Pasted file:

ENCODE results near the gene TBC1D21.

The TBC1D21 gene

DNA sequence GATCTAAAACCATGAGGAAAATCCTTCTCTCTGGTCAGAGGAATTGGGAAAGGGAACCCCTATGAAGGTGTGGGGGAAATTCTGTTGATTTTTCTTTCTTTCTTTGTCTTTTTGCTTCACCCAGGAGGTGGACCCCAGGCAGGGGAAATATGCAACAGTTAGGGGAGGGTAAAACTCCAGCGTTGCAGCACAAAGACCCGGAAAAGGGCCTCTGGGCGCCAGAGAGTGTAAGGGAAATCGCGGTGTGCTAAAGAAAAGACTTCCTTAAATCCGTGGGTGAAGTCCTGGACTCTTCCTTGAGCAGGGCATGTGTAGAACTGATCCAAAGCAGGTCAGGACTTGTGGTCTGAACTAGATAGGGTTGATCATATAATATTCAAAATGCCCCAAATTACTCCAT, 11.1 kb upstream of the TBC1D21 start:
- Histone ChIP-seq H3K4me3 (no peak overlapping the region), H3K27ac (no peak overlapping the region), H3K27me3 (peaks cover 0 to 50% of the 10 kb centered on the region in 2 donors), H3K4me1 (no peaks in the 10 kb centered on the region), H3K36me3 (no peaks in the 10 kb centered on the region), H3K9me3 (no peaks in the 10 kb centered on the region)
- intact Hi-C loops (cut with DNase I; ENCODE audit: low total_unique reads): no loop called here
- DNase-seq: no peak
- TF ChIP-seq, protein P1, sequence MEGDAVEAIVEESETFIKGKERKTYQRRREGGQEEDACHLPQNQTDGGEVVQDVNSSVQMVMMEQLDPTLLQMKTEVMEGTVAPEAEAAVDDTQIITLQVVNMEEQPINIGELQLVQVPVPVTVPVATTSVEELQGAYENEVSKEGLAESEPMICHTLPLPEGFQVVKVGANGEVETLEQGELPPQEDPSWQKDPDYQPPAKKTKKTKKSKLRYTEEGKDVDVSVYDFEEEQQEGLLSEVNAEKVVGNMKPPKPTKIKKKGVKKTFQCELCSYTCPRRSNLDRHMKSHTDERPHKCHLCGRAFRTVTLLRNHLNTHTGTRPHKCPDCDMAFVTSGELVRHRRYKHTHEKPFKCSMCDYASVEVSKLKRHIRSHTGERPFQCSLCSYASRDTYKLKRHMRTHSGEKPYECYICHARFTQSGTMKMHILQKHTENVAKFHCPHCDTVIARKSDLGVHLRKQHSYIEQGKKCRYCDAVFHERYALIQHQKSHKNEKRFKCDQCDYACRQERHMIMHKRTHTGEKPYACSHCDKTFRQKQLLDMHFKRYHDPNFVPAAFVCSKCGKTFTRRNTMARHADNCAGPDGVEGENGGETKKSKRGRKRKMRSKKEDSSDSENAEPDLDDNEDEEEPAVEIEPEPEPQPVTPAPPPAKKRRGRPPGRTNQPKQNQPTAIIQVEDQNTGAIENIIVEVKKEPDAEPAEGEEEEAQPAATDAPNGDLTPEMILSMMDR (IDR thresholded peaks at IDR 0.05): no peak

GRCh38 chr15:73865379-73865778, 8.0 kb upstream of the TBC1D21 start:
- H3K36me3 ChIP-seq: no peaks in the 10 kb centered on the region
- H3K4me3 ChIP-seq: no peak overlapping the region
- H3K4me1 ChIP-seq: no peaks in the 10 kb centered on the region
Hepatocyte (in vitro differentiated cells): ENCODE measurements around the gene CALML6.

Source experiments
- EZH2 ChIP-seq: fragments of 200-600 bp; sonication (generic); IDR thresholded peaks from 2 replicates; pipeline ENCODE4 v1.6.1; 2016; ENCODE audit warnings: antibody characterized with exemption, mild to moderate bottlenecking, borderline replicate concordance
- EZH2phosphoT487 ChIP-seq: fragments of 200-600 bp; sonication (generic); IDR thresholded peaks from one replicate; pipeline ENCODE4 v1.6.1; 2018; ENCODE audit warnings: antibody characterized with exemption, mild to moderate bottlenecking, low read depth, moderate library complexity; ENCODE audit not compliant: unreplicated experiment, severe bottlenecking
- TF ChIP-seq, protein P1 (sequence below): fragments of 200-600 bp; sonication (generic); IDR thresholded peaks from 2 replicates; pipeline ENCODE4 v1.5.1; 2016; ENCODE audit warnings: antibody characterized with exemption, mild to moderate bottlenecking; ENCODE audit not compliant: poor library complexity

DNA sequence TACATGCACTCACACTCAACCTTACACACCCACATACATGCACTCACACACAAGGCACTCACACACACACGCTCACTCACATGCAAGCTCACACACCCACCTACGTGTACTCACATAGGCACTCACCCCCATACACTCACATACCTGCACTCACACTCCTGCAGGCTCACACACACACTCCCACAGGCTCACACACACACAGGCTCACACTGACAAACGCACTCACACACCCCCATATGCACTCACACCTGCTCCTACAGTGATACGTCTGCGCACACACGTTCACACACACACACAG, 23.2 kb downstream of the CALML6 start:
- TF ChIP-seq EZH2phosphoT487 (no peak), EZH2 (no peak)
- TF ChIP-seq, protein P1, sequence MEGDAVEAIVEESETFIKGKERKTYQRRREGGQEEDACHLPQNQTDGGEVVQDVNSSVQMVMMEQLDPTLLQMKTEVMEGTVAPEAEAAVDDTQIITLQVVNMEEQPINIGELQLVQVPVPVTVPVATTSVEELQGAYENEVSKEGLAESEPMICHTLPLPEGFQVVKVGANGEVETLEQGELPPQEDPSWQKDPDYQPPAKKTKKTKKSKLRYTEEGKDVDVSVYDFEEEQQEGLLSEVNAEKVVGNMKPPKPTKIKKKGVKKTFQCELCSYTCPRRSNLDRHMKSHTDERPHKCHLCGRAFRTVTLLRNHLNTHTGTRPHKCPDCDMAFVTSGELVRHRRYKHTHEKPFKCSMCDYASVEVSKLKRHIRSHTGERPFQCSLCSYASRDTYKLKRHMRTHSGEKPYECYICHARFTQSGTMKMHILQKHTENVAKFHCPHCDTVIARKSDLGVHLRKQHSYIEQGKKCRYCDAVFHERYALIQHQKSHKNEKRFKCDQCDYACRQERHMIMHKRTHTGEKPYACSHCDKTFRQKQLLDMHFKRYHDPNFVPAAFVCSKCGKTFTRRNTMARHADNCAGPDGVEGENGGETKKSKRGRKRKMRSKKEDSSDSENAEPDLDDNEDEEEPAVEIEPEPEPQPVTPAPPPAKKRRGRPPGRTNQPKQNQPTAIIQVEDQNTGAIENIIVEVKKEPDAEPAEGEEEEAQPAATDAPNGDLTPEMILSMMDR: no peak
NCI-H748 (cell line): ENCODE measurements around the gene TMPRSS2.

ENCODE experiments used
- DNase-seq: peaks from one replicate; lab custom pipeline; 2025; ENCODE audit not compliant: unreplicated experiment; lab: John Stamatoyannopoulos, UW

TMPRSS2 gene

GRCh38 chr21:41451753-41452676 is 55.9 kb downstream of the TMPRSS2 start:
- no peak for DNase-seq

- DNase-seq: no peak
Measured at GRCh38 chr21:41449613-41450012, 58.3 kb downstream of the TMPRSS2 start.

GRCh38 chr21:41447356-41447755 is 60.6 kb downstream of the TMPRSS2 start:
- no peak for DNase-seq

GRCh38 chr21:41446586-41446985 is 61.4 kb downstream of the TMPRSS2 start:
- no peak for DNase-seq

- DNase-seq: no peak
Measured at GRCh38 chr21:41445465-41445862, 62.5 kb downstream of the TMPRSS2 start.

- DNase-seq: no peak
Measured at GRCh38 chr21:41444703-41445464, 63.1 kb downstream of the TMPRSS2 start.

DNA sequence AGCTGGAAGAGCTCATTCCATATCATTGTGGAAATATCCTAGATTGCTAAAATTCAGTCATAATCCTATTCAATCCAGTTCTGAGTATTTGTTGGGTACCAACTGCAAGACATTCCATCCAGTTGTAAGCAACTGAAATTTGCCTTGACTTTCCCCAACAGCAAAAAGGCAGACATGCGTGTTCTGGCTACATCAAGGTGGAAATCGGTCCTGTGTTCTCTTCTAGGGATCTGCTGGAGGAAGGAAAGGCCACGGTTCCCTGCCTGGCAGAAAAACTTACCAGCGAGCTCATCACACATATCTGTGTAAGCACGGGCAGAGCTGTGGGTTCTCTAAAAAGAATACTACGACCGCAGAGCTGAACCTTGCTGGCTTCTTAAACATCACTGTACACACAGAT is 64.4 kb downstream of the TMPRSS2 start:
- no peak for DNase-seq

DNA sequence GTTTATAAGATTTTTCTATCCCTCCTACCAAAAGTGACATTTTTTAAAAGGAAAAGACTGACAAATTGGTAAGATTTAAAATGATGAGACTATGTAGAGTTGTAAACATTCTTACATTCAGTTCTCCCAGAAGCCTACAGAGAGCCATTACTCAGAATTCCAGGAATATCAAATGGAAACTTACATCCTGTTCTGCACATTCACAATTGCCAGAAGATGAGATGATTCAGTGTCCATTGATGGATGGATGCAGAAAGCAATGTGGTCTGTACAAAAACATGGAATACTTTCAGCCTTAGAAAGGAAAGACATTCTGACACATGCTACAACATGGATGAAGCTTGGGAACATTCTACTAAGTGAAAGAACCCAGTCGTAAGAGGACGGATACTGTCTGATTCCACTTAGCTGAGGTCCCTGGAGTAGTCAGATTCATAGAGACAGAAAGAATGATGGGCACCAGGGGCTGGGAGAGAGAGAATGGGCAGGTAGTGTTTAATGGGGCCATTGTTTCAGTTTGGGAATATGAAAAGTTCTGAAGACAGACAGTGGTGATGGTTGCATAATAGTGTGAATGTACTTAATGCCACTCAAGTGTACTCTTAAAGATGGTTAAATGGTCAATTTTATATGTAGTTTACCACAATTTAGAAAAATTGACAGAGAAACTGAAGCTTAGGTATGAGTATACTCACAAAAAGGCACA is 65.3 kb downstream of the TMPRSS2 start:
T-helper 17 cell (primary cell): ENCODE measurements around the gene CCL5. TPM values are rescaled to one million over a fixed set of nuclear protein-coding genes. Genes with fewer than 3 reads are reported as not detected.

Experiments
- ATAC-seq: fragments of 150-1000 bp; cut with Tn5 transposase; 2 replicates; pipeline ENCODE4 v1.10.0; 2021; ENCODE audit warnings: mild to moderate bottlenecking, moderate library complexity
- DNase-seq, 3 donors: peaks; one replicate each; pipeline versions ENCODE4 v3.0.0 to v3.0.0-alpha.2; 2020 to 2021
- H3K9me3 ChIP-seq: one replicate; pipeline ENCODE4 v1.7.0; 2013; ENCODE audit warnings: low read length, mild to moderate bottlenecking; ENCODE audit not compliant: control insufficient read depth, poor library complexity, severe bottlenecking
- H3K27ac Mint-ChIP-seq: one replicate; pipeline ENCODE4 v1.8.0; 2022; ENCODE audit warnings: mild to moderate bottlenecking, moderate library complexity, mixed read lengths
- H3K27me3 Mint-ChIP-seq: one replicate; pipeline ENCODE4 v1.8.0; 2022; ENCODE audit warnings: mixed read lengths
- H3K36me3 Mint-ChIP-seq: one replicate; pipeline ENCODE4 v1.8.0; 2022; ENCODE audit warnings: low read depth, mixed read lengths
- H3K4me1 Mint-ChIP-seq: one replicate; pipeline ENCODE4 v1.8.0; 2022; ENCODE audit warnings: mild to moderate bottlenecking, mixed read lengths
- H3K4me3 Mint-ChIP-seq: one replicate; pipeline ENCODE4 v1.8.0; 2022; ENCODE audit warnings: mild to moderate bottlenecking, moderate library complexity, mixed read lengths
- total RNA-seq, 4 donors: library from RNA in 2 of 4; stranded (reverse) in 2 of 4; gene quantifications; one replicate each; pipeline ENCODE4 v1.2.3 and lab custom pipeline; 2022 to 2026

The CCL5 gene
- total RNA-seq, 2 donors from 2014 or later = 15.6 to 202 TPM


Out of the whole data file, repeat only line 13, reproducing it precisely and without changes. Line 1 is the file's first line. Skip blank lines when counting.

Source experiments